Kosti Vehanen was a pianist and composer from Finland. Eighty years ago, most people who followed classical music knew Kosti as one of the premier musical accompanists in the world. At age 18, he entered one of the best performing arts academies in Europe (now known as the Sebelius Academ) and there excelled at both performance and composition.
You may wonder why a musician you’ve never heard of merits a few minutes of your time. Well, Kosti Vehanen wasn’t your typical accompanying musician. Many of the major classical singers of that day preferred the Finn’s delicate and sensitive and almost anticipatory playing as they performed. He found himself on stages all over the world in the first half of the 20th Century, both as an accompanist and as a featured player with symphony orchestras. Remember that this was the days when radio was almost omnipresent in most homes of the western world, and people tuned in regularly to hear Kosti play with this singer or that orchestra.
What made him even more special in his day was that Kosti did not play favorites and did not discriminate. The 1920s and 1930s saw a rise in the public expression of racism around the world. The Nazis, the KKK, and other racist and fascist groups grew in number and in the expression of their hate. Kosti ignored the hate, and he performed with people of all races and religions.
In fact, it was 84 years ago that Kosti Vehanen played piano outdoors in Washington, D.C., before a crowd of 75,000 live listeners and millions who tuned in on several radio networks to hear him. One thing that made this outdoor concert even more special is that, when the racial hatred of Europe was about to burst into war within the next five months, Kosti played in front of the Lincoln Memorial, a monument dedicated to a man who fought for equal rights in his day. When he was asked to play that day, Kosti accepted the invitation without any hesitation. In fact, his schedule had suddenly become clear because one of his performances had been cancelled.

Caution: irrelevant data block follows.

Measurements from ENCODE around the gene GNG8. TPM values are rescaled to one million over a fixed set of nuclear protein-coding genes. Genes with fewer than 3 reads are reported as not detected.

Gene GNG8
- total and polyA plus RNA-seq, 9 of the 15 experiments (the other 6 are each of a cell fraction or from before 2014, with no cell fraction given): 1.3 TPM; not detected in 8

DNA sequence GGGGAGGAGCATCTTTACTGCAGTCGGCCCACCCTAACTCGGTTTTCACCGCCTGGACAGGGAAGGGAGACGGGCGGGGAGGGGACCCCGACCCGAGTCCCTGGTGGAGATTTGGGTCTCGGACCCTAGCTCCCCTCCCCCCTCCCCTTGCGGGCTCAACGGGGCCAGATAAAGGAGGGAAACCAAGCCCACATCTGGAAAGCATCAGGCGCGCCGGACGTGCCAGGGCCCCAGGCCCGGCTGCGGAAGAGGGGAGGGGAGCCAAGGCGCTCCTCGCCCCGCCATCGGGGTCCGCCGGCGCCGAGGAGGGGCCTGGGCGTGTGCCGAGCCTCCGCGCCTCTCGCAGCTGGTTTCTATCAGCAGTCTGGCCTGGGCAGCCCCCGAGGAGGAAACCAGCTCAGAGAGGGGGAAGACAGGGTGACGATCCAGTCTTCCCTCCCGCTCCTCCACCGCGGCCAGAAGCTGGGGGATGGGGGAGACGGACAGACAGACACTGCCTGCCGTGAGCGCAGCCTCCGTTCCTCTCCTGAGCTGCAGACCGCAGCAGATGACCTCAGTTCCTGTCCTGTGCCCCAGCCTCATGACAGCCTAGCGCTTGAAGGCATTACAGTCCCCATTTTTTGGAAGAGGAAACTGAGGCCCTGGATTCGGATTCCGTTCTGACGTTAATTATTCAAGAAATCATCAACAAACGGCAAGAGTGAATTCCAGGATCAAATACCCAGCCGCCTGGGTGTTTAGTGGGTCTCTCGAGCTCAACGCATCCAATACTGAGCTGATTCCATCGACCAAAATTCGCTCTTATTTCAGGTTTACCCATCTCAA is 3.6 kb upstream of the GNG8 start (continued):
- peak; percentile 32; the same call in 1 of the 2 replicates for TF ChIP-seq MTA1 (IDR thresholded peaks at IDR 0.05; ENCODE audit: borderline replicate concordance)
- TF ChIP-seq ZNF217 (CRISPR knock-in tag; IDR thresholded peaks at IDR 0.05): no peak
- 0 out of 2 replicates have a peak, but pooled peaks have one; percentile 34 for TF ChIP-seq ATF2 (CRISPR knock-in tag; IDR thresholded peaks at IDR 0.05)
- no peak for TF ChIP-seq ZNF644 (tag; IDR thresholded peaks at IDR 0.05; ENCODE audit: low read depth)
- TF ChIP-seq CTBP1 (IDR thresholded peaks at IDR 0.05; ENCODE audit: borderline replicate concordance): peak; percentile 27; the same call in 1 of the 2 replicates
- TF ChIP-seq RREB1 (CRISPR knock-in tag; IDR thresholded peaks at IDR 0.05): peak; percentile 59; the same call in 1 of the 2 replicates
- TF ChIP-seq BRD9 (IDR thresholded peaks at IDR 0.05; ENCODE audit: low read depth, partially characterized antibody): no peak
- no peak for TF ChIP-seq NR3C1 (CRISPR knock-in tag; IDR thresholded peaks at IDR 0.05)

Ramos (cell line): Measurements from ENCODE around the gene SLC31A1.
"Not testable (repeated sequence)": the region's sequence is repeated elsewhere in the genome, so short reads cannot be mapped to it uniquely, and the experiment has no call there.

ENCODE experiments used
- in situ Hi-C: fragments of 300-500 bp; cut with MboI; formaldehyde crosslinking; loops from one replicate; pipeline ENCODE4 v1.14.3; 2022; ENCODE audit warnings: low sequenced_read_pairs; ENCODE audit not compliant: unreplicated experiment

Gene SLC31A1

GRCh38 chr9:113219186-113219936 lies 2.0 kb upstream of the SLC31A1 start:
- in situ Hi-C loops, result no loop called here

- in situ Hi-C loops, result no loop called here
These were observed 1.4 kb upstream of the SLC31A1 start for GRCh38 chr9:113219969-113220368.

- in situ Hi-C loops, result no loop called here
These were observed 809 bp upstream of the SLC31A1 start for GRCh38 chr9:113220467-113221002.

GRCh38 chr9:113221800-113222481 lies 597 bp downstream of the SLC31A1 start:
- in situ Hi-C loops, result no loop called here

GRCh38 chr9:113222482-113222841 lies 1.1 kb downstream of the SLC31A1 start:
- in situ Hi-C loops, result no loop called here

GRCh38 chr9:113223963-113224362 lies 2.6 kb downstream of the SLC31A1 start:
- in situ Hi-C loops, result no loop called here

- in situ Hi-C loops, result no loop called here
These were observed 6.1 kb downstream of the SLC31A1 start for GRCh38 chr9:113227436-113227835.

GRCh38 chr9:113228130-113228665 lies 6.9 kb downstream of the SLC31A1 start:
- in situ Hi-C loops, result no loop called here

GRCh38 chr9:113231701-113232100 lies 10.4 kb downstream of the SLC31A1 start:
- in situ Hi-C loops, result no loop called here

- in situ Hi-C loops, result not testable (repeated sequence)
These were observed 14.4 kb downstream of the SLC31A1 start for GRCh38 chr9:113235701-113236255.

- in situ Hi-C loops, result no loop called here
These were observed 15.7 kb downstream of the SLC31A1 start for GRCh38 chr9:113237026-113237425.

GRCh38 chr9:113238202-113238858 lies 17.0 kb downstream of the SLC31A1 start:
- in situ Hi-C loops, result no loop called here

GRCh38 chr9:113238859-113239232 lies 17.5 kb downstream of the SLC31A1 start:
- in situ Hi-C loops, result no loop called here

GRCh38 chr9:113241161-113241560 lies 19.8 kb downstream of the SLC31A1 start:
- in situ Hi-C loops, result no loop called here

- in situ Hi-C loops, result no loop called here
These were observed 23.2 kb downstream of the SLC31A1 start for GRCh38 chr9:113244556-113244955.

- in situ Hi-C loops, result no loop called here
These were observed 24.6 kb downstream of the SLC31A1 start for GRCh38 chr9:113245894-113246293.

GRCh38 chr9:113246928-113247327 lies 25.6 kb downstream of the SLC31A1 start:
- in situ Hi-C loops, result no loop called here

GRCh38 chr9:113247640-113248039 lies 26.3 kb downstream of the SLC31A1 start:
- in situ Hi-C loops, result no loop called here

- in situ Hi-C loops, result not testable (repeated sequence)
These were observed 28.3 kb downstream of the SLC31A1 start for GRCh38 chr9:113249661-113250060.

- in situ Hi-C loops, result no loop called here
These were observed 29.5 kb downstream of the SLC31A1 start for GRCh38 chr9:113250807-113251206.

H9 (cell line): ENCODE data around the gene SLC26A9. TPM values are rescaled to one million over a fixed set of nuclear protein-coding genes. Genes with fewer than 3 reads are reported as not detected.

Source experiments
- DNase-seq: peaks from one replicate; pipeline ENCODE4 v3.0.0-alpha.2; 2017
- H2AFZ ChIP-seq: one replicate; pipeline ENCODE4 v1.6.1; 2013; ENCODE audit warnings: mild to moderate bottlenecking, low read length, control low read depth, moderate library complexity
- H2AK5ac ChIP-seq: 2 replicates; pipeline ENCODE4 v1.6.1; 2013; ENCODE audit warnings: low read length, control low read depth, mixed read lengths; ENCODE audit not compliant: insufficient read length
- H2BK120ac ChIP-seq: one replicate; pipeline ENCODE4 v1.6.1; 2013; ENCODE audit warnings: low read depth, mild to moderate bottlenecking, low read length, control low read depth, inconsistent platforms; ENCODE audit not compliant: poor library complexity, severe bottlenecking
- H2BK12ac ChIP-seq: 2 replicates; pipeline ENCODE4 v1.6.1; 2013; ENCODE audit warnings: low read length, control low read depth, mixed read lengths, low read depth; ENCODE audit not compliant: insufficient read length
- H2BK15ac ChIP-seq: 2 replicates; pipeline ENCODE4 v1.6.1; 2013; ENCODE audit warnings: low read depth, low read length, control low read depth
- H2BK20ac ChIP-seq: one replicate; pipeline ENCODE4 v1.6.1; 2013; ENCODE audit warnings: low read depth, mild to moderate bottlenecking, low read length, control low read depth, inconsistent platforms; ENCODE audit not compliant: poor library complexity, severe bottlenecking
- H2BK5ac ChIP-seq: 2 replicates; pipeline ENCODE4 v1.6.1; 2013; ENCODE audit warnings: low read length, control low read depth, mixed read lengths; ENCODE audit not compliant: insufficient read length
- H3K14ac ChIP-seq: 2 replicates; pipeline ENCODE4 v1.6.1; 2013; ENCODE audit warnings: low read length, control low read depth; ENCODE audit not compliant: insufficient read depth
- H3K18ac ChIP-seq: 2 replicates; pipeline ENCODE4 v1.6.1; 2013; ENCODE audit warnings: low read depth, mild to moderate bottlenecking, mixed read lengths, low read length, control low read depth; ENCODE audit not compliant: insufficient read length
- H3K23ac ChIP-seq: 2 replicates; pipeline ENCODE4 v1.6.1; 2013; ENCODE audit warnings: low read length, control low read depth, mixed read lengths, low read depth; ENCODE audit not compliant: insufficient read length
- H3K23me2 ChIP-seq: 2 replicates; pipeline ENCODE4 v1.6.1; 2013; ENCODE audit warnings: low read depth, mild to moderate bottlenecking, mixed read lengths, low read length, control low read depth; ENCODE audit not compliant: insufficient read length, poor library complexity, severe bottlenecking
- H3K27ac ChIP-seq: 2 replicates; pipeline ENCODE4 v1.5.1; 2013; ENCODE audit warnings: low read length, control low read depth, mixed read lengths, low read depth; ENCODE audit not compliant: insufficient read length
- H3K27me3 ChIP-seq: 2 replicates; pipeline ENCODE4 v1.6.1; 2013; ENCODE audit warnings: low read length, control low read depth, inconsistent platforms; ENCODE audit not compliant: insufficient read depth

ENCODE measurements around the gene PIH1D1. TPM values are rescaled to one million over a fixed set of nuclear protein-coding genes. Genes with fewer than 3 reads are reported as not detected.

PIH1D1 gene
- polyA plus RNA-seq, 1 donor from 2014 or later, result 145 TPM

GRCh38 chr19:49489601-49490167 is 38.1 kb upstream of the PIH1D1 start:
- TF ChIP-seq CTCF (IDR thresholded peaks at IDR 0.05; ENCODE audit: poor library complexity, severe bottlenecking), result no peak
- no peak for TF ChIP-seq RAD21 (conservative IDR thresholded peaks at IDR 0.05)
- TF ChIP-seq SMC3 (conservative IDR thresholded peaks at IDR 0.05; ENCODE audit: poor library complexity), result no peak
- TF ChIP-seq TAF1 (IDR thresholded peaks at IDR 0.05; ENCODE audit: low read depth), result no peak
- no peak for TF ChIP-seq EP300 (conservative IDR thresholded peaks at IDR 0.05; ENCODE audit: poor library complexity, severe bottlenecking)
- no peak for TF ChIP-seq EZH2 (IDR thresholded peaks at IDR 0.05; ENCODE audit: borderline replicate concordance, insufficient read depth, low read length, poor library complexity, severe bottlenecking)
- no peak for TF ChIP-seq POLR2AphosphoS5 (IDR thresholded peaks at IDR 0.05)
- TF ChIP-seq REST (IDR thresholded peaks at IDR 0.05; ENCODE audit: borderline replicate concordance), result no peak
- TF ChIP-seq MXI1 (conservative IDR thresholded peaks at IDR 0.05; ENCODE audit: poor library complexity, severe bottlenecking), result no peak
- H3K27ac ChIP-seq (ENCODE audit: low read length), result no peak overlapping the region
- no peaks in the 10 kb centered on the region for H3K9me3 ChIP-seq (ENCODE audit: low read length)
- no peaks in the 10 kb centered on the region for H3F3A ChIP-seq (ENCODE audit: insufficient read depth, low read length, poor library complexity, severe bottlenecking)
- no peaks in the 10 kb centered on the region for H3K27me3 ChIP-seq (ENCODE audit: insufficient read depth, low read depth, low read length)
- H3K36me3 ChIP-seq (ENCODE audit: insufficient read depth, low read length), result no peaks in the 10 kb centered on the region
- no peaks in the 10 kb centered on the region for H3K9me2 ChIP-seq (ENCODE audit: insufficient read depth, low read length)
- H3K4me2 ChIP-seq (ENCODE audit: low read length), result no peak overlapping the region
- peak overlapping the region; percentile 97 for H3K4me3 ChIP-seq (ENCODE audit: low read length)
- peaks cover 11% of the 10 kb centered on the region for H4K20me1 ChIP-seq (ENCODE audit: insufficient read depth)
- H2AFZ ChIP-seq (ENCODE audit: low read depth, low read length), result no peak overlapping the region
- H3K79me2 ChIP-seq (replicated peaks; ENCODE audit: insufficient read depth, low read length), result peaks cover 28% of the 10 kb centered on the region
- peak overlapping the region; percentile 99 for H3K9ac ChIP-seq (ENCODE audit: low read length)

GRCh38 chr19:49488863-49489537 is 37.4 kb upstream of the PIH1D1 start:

You see, Kosti and the singer he was going to accompany that day had been scheduled to perform in the largest concert hall in Washington, Constitution Hall. The problem was that the hall was owned by an American racist organization, the Daughters of the American Revolution. Posing as a patriotic group of women, the DAR openly discriminated against minorities and religious groups they deemed as being un-American. To them, that meant anyone who was not white, Anglo-Saxon, and protestant.
We think of Germany and Italy and Japan as being jingoistic and racist in the 1930s, but we forget that organizations not that much different than the fascists operated openly in both the United States and in the United Kingdom during the same period. The DAR cancelled the concert at Constitution Hall because not only was it to have an integrated audience listening to the performance, but they cancelled it also because the featured performer was a black woman.
That’s why Kosti Vehanen, with his sensitive and delicate style and his strong convictions that all people are created equal, moved his performance from the 3,700 seat Constitution Hall to the open spaces of the Mall in front of the Lincoln Memorial. It was there on April 9, 1939 that this talented Finnish man accompanied Marian Anderson as she sang to the American people.